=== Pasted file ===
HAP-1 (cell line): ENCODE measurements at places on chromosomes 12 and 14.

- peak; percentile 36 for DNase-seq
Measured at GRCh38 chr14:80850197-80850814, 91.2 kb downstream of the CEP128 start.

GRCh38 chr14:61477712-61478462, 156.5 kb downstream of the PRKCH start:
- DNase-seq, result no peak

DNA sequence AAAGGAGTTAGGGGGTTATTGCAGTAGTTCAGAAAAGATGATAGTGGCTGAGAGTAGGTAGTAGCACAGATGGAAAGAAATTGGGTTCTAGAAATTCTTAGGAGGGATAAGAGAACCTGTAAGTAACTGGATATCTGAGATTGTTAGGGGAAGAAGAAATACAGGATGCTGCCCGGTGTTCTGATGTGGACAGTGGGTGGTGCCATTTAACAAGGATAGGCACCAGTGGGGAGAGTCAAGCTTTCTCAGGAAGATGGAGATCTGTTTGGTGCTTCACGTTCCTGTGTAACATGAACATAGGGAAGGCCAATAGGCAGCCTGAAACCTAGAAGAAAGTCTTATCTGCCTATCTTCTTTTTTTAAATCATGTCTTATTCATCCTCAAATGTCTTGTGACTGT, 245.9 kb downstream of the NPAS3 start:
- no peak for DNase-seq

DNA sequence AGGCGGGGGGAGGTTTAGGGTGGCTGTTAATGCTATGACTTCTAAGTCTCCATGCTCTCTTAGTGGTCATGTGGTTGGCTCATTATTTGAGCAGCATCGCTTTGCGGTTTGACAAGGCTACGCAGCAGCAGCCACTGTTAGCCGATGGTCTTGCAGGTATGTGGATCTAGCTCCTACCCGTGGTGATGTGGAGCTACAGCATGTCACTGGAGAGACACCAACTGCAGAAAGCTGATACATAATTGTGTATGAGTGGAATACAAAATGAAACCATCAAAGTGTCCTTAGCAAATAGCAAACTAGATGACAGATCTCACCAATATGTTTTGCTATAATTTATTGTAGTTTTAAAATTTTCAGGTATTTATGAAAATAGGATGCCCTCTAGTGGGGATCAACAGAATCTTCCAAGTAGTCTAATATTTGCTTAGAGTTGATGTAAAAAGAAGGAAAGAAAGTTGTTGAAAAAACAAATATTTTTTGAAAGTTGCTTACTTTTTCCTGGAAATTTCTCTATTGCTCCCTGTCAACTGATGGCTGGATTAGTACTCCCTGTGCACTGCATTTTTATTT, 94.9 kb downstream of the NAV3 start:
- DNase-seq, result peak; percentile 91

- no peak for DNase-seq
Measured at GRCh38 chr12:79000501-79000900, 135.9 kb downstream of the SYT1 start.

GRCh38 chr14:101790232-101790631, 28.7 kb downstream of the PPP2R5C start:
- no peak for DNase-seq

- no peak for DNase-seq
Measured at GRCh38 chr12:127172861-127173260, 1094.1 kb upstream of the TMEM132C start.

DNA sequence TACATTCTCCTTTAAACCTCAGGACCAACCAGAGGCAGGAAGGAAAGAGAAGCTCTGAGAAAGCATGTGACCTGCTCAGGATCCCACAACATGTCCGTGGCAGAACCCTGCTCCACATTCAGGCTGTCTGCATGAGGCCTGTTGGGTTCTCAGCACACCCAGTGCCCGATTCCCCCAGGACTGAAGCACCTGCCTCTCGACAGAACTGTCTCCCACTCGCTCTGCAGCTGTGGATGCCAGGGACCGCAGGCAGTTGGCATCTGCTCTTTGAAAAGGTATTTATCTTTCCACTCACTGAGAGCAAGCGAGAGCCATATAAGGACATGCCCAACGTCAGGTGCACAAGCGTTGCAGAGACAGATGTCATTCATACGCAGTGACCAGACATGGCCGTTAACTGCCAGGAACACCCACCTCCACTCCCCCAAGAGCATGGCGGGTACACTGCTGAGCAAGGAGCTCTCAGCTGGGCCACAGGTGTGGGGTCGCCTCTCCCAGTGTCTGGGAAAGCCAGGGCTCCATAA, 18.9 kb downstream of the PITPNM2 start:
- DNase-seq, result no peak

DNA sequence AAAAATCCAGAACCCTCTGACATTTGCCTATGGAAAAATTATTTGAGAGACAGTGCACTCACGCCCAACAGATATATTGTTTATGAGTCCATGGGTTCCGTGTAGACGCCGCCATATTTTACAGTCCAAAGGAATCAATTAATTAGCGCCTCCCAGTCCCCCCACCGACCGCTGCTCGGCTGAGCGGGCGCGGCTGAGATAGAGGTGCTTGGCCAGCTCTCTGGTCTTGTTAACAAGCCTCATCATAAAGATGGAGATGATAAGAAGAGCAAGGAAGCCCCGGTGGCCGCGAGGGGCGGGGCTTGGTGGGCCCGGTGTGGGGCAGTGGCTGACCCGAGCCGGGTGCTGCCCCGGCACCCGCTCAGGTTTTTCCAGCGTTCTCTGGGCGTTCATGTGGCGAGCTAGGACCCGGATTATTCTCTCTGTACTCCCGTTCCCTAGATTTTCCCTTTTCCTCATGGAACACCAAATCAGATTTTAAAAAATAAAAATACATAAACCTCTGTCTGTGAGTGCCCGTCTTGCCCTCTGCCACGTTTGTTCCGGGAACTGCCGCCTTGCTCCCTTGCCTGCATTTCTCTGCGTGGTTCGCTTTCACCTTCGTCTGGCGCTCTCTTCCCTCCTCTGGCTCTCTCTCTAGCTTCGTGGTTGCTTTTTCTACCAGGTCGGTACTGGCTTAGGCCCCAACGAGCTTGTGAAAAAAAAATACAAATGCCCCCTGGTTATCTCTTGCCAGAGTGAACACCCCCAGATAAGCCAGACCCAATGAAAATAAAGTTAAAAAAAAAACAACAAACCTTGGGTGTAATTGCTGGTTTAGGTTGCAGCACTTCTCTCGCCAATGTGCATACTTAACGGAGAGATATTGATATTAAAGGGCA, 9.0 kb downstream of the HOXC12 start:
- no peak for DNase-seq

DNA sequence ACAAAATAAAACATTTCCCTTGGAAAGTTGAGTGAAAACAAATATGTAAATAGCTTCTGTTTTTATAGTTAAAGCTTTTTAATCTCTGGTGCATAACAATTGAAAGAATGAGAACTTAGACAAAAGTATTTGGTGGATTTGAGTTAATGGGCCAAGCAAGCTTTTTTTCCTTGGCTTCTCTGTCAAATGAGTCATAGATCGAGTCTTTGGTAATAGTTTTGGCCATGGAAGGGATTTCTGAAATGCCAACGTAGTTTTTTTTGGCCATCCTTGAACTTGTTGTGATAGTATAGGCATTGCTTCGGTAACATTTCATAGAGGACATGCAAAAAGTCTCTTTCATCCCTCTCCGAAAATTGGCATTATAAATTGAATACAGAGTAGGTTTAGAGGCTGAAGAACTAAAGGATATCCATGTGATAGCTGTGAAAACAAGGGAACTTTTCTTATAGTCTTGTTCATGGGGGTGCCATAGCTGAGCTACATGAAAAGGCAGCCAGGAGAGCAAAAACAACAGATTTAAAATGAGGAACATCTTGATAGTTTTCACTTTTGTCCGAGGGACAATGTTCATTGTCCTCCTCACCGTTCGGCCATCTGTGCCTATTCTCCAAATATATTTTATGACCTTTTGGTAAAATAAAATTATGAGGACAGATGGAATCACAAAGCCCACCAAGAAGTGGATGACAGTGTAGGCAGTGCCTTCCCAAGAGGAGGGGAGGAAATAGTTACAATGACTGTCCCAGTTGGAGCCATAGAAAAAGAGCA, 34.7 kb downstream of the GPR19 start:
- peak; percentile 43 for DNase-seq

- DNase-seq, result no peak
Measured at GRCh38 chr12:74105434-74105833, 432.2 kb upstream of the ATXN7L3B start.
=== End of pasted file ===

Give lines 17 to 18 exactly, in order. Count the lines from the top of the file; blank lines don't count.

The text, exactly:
- DNase-seq, result no peak

DNA sequence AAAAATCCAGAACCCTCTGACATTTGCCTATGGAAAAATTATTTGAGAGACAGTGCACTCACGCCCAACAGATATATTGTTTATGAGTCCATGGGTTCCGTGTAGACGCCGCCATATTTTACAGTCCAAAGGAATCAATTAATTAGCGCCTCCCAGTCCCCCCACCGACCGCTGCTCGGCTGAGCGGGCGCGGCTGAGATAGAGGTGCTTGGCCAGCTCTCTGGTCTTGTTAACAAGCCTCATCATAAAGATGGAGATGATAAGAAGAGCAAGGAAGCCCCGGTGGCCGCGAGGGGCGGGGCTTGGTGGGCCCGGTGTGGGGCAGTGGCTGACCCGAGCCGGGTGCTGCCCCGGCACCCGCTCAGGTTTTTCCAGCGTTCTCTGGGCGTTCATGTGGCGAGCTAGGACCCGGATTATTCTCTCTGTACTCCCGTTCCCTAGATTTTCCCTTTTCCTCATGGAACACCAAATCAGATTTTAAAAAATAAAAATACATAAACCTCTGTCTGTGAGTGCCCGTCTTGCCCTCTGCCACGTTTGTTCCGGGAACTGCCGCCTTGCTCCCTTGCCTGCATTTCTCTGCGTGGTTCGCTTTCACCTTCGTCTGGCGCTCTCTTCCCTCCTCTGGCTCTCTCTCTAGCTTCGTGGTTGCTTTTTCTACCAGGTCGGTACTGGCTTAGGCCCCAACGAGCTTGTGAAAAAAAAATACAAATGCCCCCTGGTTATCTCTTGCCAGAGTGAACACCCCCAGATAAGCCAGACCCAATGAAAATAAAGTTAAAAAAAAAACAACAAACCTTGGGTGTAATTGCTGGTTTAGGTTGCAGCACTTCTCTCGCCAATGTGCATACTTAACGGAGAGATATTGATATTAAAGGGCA, 9.0 kb downstream of the HOXC12 start: